The Importance Of Fear In Hamlet

1637 Words 7 Pages
Claudius, with no one for Hamlet to turn to or ask for assistance he is left alone. Everyone has sided with the new king and has forgotten old King Hamlet. Revenge and anger consumed Hamlet making it his life. This drove him to madness and also murder. His lack of thought throughout the play is the effects of his blind rage. An example that personifies this blind thought process is when Polonius is hiding behind the curtains while Hamlet and Queen Gertrude are having a conversation. Polonius cries out when he senses danger on the Queen’s behalf, and Hamlet stabs him through the fabric of the curtains and Hamlet states, "How now! a rat? Dead, for a ducat, dead... Nay, I know not: Is it the king?" (Act 3, Scene 4, Lines 24-28) Hamlet was so …show more content…
He was just displaying his fatherly love, what any father would do for their children. He knew of their difference in social status, and thought Hamlet must only be trifling with Ophelia. However he was only concerned about his social status and reputation. He valued what others thought and didn 't care about the feelings of Ophelia. Polonius only cares about Ophelia for his own goals, ambitions and standing. This is why he didn 't trust Hamlet he believed she was being fooled and he wouldn 't gain anything from their love. This contrasts the way Laertes viewed Ophelia, in the scene that features a conversation between Ophelia, Laertes and Polonius, both of them concerning Hamlet and Ophelia 's relationship with Hamlet. It is clear from the warning that Laertes gives Ophelia, and her response to it, that Ophelia has a deep respect for Laertes that is built on love and a good relationship. He counsels her to be wary of Hamlet and of getting too close, as he warns her of the potential consequences of becoming intimate with him, "Fear it, Ophelia, fear it, my dear sister, And keep you in the rear of your affection, Out of the shot and danger of desire." (Act 1, Scene 3, Lines 33-35) While Polonius conversation with her has a tone of much anger and disappointment for her actions. Instead of a gentle, caring approach he tells her bluntly that if she is not careful …show more content…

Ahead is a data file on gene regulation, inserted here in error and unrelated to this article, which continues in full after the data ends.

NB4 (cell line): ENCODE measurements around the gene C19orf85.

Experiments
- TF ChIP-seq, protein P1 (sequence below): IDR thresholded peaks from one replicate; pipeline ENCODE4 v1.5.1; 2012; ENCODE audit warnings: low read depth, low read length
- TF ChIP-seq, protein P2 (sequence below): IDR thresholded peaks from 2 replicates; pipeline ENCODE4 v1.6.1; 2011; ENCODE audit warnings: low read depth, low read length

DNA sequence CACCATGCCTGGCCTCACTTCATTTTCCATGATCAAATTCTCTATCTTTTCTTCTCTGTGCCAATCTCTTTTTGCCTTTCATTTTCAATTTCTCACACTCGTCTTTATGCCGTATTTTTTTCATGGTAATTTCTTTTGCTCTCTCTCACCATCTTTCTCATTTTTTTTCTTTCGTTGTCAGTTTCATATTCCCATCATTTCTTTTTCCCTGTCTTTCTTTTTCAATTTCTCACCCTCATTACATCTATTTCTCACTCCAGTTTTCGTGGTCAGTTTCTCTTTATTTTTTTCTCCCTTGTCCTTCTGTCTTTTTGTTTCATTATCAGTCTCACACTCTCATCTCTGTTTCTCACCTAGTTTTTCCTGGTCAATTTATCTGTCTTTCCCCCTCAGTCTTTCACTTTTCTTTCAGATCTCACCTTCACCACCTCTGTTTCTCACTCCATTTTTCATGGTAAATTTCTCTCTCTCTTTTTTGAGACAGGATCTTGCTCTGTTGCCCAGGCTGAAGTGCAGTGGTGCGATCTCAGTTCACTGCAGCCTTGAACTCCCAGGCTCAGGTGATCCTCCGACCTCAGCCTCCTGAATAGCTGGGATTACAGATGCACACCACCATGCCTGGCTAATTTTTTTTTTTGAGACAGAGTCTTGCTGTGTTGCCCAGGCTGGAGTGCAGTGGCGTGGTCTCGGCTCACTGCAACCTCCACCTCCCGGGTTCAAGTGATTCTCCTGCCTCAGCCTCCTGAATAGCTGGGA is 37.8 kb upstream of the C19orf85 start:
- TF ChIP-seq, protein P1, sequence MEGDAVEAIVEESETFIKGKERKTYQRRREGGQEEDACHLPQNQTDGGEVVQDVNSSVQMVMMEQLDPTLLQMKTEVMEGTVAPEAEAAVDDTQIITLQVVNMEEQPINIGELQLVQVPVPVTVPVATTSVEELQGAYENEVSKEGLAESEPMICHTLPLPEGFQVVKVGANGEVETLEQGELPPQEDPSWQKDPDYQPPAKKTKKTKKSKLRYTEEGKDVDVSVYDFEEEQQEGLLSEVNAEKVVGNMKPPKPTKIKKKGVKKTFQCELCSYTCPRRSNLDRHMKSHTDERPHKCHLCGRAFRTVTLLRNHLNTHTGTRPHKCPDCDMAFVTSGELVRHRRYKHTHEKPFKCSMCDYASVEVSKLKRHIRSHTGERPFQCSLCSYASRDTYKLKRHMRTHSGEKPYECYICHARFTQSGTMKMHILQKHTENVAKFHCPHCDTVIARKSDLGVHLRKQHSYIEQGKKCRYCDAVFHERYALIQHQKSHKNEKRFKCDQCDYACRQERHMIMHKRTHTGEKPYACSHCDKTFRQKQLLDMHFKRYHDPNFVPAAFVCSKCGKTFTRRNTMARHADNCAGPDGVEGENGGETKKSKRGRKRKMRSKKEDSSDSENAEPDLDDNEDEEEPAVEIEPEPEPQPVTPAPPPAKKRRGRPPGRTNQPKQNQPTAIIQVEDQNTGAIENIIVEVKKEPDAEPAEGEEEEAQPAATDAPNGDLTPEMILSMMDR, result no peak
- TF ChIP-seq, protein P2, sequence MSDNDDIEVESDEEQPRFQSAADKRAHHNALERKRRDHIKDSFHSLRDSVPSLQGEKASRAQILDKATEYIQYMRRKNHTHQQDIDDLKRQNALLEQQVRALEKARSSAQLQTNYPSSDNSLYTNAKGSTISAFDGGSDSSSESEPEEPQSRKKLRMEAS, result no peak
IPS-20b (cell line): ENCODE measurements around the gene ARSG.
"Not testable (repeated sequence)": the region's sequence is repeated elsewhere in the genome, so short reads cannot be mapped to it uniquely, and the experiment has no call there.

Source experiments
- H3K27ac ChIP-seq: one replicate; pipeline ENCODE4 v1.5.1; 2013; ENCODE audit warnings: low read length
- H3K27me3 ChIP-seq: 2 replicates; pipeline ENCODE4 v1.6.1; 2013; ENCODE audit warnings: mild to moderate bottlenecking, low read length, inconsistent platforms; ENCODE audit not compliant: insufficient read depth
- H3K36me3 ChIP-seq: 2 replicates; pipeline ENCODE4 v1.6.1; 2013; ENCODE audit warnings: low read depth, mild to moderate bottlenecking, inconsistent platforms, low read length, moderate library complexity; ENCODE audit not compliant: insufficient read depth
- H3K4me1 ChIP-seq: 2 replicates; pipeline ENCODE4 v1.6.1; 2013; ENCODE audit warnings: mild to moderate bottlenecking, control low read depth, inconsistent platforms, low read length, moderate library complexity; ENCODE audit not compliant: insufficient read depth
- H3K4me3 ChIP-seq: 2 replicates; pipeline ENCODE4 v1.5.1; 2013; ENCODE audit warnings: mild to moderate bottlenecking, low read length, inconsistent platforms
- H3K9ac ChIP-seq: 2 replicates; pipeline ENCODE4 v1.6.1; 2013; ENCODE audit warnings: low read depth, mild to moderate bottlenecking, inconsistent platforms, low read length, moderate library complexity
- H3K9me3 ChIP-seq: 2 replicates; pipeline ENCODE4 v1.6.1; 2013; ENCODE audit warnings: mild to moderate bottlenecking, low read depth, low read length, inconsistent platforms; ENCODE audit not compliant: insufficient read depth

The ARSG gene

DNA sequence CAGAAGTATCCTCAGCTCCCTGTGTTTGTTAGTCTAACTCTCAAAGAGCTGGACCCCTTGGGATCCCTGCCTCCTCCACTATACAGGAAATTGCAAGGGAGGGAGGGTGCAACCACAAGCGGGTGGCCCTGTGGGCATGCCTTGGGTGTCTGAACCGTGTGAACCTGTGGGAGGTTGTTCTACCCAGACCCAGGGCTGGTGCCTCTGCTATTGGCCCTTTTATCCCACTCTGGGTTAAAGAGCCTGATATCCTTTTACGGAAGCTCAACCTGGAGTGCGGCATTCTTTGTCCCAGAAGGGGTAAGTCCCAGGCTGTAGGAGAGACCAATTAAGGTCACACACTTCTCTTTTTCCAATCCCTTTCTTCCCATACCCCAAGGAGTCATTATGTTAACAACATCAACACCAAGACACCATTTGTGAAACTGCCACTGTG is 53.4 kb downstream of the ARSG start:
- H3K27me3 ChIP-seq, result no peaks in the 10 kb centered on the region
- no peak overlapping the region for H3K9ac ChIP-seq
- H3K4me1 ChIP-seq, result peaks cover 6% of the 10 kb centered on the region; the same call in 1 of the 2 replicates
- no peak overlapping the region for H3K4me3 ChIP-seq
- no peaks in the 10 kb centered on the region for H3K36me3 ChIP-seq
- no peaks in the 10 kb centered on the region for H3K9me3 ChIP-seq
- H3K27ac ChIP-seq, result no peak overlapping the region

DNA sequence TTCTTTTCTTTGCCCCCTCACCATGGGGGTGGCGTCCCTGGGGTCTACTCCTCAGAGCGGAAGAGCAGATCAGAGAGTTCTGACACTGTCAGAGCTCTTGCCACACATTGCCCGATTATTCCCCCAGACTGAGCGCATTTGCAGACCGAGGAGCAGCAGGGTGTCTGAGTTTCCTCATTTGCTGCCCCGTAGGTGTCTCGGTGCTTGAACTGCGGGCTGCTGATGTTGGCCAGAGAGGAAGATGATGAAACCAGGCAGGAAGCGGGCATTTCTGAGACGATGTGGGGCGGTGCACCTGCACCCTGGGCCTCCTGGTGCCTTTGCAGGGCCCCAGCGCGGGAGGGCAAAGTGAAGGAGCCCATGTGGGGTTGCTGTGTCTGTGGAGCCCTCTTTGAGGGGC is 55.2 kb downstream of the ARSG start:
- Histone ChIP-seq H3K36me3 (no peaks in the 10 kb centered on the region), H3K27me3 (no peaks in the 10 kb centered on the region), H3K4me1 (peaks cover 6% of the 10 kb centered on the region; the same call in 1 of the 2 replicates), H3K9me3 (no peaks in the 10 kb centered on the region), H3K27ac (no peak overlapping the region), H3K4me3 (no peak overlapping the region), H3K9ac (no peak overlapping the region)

His hate was fueled by the murder of his father and his bewildered sister 's death. With nothing left to lose anymore Laertes is confident in obtaining revenge for his deceased family no matter the costs. Ironically Laertes enlisted the help of Hamlet 's father 's killer to exact revenge. He is torn whether to achieve this in a honorable duel or like Claudius in a very devious and treacherous way. His impulsive reactions led by anger are similar to Hamlet 's motives, this fact that both are alike and are fueled by virtually the same thing makes their struggle for power a lot more impact than other conflicts. When Hamlet apologizes for the death of Polonius in the beginning of their duel Laertes accepts the apology to seem superficial, and so no one will suspect of the treacherous deed he will commit. However he finds it within himself to forgive Hamlet after the death of Gertrude and both duelers have succumbed to mortal mounds when he says, "He is justly served; It is a poison temper 'd by himself. Exchange forgiveness with me, noble Hamlet: Mine and my father 's death come not upon thee." (Act 5, Scene 2, Lines 322-325) He forgives Hamlet, but only when it is too late when they are seconds away from death. Power and revenge led to Laertes

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